Even though Barnes' subject of age and death may seem a morbid topic, these beautifully written stories have a wealth of humor and warmth and dreamy substance. The final story relates a composer's inability to finish his 8th symphony (?Sibelius?) and uses symbols of death (the lemon, flying cranes) in a most poetic way. This is one of the finest collections of short stories I've read this year. Highly recommended on every level.
18 of 19 people found the following review helpful
4.0 out of 5 stars More reflections from a senior impersonator Sept. 18 2004
By Charles S. Houser - Published on Amazon.com
Format:Hardcover
As in FLAUBERT'S PARROT, the stories in this collection are Barnes's speculations on what someone at the end of his (or her) life might think or do. In "The Things You Know" he presents a pair of rival widows who continue their friendship in spite of what they know and resent about each other. In "The Revival" Barnes speculates on the late-life thoughts of the accomplished novelist, but failed playwright, Ivan Turgenev. In "Vigilance" he slowly reveals the key to the deep remorse (rage?) of a curmudgeony gay man with a personal mission to suppress (or evict) coughers at concert recitals. The scenarios in these eleven stories are diverse, and the characters' dilemmas and their responses to those dilemmas are plausible. It is uncanny that Barnes (who presumably wrote these stories in his early and mid fifties) can project himself so easily forward into old age. Unlike some other reviewers, I don't find these reflections morbid. I find each of his aged characters to have some sort of enobling characteristic. Often, they seem to have an amazing ability to continue to negotiate with life, as when the wife in "Appetite" discovers that she can get some spark of life from her senile (Alzheimer stricken?) husband by reading to him from cook books, in spite of his failing mental abilities and his propensity to break out in obscene ramblings.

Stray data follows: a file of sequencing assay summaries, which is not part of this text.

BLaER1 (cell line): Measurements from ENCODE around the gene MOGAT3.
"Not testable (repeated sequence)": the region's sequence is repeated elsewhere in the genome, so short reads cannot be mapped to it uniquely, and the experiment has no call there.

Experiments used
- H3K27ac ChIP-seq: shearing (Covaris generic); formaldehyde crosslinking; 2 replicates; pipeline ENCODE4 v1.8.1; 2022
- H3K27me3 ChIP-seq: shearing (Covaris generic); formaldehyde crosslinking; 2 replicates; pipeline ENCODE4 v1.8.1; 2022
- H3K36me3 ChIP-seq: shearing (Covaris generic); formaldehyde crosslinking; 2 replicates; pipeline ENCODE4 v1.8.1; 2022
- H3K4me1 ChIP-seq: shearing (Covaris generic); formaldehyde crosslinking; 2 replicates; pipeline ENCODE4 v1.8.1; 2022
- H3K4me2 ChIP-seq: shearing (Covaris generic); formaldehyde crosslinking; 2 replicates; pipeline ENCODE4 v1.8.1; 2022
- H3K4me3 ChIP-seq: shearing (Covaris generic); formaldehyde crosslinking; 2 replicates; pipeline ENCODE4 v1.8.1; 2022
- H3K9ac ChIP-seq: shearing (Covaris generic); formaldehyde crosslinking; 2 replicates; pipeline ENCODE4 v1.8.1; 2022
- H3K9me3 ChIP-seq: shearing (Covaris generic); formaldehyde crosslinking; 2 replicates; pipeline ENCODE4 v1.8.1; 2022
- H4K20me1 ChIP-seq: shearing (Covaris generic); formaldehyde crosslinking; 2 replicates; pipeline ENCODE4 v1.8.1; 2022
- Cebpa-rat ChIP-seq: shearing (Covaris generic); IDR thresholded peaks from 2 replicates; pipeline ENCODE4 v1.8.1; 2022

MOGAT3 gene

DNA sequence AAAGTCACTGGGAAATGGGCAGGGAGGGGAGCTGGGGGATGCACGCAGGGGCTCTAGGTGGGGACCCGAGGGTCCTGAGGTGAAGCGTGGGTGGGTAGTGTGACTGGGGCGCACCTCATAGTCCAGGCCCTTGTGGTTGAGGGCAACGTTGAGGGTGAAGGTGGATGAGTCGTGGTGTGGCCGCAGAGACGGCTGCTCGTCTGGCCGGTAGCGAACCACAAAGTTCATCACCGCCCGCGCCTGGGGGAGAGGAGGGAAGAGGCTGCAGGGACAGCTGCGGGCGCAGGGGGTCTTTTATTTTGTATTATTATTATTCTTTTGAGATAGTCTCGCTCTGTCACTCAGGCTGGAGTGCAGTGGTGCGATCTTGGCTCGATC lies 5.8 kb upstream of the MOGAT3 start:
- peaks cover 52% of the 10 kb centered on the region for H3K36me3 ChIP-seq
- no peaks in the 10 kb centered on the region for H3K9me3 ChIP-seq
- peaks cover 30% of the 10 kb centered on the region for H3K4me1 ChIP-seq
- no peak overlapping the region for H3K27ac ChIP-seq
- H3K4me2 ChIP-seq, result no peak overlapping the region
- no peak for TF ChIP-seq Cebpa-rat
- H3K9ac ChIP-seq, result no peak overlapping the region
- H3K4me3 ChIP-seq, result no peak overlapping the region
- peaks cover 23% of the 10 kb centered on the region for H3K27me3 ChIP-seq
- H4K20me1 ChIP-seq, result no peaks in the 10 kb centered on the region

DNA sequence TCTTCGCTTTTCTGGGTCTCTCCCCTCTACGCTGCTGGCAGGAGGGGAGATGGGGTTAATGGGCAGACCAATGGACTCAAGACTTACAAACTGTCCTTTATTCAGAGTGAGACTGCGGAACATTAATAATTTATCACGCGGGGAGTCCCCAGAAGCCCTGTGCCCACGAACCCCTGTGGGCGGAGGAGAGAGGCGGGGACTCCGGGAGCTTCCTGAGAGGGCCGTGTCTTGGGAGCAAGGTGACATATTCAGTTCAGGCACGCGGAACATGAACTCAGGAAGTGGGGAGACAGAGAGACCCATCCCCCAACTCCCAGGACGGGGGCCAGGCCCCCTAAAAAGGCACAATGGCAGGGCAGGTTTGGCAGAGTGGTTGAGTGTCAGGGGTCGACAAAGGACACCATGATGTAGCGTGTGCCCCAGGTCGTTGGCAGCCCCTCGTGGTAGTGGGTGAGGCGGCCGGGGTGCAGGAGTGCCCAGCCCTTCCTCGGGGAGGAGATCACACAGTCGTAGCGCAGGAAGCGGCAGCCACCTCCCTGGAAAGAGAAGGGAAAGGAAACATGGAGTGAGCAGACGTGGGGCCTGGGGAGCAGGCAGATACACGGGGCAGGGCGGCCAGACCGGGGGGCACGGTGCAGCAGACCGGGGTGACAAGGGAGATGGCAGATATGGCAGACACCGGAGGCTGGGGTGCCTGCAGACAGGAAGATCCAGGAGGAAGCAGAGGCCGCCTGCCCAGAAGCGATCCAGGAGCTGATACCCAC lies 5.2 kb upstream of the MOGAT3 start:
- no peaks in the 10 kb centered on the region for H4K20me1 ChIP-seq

Perhaps my personal favorite in the collection is "Knowing French," which consists of putative correspondence to the author from Sylvia Winstanley, an inmate in an "old folkery." It would be easy to enjoy this story for its surface charm, the vanity of an old woman trying to impress a published author, who tosses off French phrases while misspelling simple English words. But the fact that this is one-sided communication gives their progression an eerie quality. It makes one wonder (in an existential sort of way), if our own understanding of our life is enough. Can a life's meaning be discerned by one person's version? The story concludes with two letters to the author from the old folkery's warden, in which he twice calls her "the life and soul of the party," a far cry from her self-perception as a misunderstood and under-appreciated trouble-maker. It is in touches and turns like this that make Barnes's stories so rich and worth reading (and re-reading).
12 of 12 people found the following review helpful
3.0 out of 5 stars One Note Wonder May 14 2007
By A. Ross - Published on Amazon.com
Format:Paperback
This collection brings together eleven stories written over a span of roughly ten years, six of which were originally published in The New Yorker, and the remainder in venues such as Granta and the TLS. Originally titled "Rage and Age" (per the Dylan Thomas poem), the collection is thematically focused on aging and death and Barnes has said that the stories were intended to counter the notion that life calms down or gets serene in old age. While the collection certainly counters that myth, the thematic concentration results in a certain repetitiveness when the stories are read back to back.

The fairly forgettable "A Short History of Hairdressing" tells the story of a man's life through the framework of three visits to the barber, one as a child, one as a adult, and one as an old man. Set in 19th-century Sweden, "The Story of Mats Israelson" ponders the unconsummated love between a sawmill manager and the wife of the town pharmacist. As is so many period pieces, the two are locked into their social roles unable to express their feelings to each other, leading the a lifetime of yearning for what might have been. Thankfully, this ennui is dispelled in "The Things You Know," in which two widows meet for breakfast. Each is determined to sugarcoat their memories of married life, but each also knows certain nasty truths to the other's marriage, making the entire story very spiky and harsh.